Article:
We are back for number three of our four-part editing essentials. You can watch the reply or read the transcript below.


A starting author might not know what a lot of the terms mean. Proofreading, copy editing and editing are all thrown around as the same words and they think they mean the same things when they don’t.

We will do a recap about why we’re assessing a scene, and why it’s important to do so.

The building blocks of writing are the scenes, and they need to fit in the overall strategic plan of not only a book, and a story arc, but in the whole series.

Inciting incident

The inciting incident of the first book should be a mirror of the climax in the last one of the series, but one can’t know that until that climax is written. And the climax of the last book, has to answer the main story question that came out in book one. If looking back we realize we have the wrong inciting incident or climax, there’s going to be a problem.

POV Character

The point of view is the character whose eyes the reader is experiencing the scene from. And when we think about it, if the point of view character can see something, hear, something, smell something, or touch something, that can be shown in a scene. If they can’t, as the character, then they can’t really know about it. it’s a promise to readers, this is how they’re going to experience the story. This is the character they’re going to relate most to in that scene. When the narrator is omniscient, there’s still a narrator point of view, strategically showing the reader a perspective of that scene. A conscious choice still needs to be made; otherwise, it’s confusing.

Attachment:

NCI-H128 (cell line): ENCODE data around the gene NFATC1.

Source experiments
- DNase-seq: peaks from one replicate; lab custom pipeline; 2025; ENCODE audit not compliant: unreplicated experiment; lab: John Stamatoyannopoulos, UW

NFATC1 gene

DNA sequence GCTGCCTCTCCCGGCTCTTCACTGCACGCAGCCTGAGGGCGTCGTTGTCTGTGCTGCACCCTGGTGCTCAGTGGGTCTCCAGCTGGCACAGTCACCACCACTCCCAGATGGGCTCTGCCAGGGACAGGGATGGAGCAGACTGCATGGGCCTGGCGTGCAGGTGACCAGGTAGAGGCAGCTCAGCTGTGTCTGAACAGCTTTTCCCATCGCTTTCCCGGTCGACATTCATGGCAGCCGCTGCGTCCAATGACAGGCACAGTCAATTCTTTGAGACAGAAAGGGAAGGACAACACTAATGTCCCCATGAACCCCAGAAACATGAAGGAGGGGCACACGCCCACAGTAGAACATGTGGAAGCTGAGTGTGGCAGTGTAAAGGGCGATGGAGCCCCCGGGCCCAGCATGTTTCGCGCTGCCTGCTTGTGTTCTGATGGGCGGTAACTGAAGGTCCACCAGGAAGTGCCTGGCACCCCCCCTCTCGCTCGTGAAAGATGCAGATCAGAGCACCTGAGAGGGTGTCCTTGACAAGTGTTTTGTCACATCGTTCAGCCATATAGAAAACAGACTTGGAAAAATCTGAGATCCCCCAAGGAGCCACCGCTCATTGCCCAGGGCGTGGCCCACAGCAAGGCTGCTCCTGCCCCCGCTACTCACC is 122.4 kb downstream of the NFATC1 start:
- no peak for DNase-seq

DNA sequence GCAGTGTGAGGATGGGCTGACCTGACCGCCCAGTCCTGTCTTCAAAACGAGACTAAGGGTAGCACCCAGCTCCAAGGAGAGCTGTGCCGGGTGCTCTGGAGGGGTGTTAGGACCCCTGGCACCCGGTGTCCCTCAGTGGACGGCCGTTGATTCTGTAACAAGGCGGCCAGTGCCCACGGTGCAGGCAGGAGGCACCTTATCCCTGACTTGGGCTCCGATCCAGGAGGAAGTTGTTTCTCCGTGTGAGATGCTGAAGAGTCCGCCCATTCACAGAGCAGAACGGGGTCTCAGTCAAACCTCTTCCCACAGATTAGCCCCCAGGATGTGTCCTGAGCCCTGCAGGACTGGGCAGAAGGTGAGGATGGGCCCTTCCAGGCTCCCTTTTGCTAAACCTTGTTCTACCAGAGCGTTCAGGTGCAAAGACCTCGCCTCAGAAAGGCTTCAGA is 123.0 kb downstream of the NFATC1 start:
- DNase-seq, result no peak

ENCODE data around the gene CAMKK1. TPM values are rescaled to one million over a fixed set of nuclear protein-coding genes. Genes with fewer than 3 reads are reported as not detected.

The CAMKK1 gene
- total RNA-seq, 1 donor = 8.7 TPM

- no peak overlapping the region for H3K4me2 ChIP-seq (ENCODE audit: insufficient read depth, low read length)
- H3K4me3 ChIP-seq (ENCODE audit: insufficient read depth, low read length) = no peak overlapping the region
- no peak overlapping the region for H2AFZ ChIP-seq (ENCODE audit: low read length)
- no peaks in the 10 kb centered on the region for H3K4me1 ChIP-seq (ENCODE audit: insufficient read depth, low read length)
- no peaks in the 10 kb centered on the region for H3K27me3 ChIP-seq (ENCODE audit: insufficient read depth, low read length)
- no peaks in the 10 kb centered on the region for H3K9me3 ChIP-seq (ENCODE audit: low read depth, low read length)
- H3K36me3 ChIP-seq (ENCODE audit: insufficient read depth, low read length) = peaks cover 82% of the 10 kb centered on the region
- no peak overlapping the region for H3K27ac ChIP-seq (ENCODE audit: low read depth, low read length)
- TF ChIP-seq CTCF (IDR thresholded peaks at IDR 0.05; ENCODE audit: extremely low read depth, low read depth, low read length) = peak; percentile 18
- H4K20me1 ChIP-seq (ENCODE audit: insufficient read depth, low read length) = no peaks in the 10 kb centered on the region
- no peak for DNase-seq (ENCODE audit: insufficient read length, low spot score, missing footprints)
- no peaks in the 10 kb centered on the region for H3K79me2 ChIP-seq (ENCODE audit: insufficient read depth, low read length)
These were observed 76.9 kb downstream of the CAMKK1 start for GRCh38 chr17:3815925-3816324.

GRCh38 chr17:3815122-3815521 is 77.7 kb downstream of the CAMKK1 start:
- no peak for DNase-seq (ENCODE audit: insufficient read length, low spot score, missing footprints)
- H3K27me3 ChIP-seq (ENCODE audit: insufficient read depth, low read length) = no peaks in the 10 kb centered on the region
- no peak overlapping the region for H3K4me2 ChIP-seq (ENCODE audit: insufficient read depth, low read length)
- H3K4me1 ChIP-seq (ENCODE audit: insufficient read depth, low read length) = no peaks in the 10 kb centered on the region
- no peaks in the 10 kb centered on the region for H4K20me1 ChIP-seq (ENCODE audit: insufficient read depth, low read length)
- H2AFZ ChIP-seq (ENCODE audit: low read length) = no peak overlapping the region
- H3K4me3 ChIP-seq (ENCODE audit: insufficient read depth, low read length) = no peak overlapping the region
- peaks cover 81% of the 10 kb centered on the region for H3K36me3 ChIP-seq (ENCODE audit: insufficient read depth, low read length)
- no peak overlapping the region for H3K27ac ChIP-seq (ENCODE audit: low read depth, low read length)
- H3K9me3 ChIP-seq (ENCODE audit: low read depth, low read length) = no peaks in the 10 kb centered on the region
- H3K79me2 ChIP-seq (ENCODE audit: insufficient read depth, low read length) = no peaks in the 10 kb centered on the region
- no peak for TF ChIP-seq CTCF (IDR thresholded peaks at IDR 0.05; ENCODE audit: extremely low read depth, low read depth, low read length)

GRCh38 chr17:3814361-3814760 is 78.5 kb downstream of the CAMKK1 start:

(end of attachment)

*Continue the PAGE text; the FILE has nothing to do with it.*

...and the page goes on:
Thinking about what the point of view character is doing, they have to be trying to achieve something. And that’s the goal, for the scene, and for the story. Solve the murder, find the secret, treasure, etc; there’s an overall goal, but there’s also going to be a goal in every single scene. And if there isn’t a goal, we have to ask ourselves, What are they doing?


Settings include everything, location, objects, senses, the weather, etc. We can get really creative with it, it doesn’t matter what type of book we’re writing. And it will make a difference between a boring scene and an exciting one.

Tension and conflict

Every scene has to have tension. And even if we’re writing a slower-based character-driven book, we still have to include something. Tension is the expectation something bad is going to happen, and conflict is the bad thing actually happening. For example, if there’s a physical fight, the tension is, are the two characters going to fight? We’re not sure, it’s not happening yet. When the characters are actually physically punching themselves, then that’s the conflict. We don’t necessarily have to have conflict in every scene, but we do need some tension in them. And tension only works if the reader cares about the character. If they don’t care about the character’s goal for the scene, they won’t feel tension.

If we can map these elements out and with time ahead, then we strategically can place those little tidbits to keep them coming. Whereas if we have to add them in the end, it may or may not be fulfilling to the reader, because true fans will remember exactly who was where and when, and if we get out of the chronological order, or if we get a detail wrong, they’ll be the first ones that notice it.

Enter your email to subscribe to our newsletter, get free advice and connect with other authors.
I am an author of:  
My email: